The Huff Post 50 posted a blog article with the title “The world’s top 10 retirement havens for 2013”. In part 1 of the article it listed the top five places, and these are in order of ranking – Coronado, Panama; Languedoc, France; Ambergris, Belize; Cuenca, Ecuador; and Chiangmai, Thailand. It is the last-named place that caught my eye as I was then touring Chiangmai with some good friends.
Reasons for Huff Post to select Thailand in the fifth position include the cost of living as it is “arguably the cheapest place in the world to live well”, and health care “which is both very good and very cheap”. Chiangmai is the city of choice because it is already home to more than 17,000 foreign residents; it enjoys a more temperate climate than other parts of Thailand and is an area “rich in history with a distinctive culture”.
Chiangmai is an agreeable place
Chiangmai does indeed have a rich history. It was founded in 1296 as the new capital of the Lanna Kingdom, replacing Chiangrai. With the decline of the Lanna Kingdom, Chiangmai lost importance, was occupied by Burmese in 1556 and became formally part of Siam (the old name of Thailand) in 1775. Although Chiangmai people do speak Central Thai, among themselves they speak a Northern Thai dialect. Chiangmai is the hometown of Mr. Thaksin, the former Prime Minister of Thailand ousted in a coup in 2006 and whose younger sister, Ms. Yingluck, is the country’s current Prime Minister.
With regard to the cost of living, Chiangmai is like the rest of Thailand in that it offers a range of options. There are world-class hotels and restaurants that charge international prices and there are local facilities and services that are really cheap. And this is what makes Thailand an attractive country to visit and live in – there are so many choices. Chiangmai is full of flower parks and has many Buddhist temples (known in Thai as wats) the best known of which is Wat Phrathat, which is located at Doi Suthep, the main hill of the area. The chedi of this wat (see featured picture) is normally taken to be the symbol of Chiangmai.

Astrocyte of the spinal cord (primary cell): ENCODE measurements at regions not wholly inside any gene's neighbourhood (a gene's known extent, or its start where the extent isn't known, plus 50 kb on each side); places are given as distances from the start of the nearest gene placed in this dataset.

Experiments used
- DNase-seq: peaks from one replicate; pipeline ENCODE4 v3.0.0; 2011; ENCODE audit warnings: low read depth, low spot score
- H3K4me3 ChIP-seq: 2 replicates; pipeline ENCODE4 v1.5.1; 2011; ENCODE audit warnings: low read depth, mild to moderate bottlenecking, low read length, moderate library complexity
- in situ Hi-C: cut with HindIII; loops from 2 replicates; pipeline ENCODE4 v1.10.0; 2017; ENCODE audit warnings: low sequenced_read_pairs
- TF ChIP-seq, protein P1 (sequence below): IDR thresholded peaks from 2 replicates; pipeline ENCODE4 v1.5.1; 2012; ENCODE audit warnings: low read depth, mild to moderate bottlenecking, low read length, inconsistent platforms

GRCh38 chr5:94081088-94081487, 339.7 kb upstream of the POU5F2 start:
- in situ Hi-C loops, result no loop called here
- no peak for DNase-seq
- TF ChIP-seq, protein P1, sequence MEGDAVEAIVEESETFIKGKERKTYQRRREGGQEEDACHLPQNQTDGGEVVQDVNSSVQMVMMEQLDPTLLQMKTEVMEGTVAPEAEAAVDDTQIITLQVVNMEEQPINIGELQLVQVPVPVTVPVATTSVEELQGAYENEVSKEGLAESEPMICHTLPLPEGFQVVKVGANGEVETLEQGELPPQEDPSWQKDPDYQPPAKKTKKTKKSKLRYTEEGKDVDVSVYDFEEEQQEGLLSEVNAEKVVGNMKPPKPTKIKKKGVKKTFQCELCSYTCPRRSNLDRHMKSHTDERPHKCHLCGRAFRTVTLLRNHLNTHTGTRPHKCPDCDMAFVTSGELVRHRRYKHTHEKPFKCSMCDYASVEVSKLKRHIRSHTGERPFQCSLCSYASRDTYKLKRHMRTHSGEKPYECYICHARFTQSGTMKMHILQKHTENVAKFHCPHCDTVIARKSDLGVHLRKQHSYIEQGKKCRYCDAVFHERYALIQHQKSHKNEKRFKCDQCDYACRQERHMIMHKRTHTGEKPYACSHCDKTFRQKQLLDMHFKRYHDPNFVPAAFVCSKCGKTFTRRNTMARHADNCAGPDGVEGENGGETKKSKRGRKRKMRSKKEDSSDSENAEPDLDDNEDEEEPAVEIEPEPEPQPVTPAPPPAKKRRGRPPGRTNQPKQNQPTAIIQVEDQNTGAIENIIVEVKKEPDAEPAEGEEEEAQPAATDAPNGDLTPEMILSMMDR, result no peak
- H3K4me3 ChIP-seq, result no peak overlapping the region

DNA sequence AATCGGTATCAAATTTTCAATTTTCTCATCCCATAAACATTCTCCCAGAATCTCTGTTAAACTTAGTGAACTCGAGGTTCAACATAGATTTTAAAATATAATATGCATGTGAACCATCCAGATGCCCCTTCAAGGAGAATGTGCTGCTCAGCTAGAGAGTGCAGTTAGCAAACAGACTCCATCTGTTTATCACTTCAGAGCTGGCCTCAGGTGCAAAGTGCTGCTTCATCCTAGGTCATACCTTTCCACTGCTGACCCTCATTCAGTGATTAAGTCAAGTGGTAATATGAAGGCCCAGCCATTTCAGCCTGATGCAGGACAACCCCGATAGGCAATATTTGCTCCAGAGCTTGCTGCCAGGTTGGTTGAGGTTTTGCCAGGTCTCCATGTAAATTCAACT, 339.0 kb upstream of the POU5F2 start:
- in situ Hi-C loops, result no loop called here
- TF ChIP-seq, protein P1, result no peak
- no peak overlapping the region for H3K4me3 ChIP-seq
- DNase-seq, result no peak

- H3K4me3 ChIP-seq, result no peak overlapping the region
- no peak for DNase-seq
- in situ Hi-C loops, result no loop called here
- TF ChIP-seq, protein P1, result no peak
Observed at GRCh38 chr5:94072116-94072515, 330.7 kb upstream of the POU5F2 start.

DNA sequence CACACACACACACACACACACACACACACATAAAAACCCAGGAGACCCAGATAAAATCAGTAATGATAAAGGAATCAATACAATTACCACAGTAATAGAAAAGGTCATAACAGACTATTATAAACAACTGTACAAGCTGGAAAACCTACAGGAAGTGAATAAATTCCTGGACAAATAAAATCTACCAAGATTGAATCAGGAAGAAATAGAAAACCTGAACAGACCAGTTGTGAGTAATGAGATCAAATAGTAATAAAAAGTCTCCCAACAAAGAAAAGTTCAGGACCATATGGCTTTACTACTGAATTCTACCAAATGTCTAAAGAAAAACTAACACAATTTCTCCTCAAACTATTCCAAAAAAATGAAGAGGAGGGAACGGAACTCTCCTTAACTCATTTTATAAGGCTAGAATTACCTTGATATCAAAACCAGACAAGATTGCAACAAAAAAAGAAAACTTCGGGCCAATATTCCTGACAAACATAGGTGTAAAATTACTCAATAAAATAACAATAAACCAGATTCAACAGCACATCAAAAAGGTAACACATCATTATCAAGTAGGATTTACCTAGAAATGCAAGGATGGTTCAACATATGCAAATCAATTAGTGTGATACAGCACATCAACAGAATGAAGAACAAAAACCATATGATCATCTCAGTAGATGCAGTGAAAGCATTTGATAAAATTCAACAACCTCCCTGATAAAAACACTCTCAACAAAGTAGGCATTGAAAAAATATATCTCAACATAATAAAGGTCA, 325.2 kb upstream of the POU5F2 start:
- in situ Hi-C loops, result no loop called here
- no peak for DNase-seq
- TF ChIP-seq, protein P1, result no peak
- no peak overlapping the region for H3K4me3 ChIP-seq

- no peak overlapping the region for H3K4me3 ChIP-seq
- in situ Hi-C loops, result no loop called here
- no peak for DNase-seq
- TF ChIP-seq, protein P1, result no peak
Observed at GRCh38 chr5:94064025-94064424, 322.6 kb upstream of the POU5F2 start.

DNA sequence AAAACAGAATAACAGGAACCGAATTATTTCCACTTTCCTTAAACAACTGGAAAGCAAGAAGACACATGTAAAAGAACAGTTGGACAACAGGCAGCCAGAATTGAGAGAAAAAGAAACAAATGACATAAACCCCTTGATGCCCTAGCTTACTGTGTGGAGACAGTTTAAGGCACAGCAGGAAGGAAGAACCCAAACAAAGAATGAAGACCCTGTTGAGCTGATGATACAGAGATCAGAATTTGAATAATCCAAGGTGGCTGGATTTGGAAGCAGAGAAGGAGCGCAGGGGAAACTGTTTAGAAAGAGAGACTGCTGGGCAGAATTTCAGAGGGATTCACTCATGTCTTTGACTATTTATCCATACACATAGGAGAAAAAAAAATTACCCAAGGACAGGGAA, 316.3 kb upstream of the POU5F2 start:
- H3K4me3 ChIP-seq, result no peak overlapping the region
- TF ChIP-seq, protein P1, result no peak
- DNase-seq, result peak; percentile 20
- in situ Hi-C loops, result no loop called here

Taking everything into account, I would agree with the Huff Post 50 that Chiangmai is one of the great retirement places in the world. It does offer a good climate and an agreeable lifestyle at affordable prices.
Retirement should not mean disengagement
What is bothering me, however, is the concept of retirement and the criteria for selecting retirement places. I appreciate the idea of living well on little money (according to the article – on a monthly budget of US$1,100 in Chiangmai), and being able to afford eating out and such leisure activities as golf. But the criteria for selecting these retirement havens tend to focus on an agreeable lifestyle at affordable prices. The assumption is that people would “retire” and do very little.
I wonder what places would be selected if another criterion ‘continued engagement and contribution to society’ were to be included in the selection process. Retirement should not mean disengagement with life and society.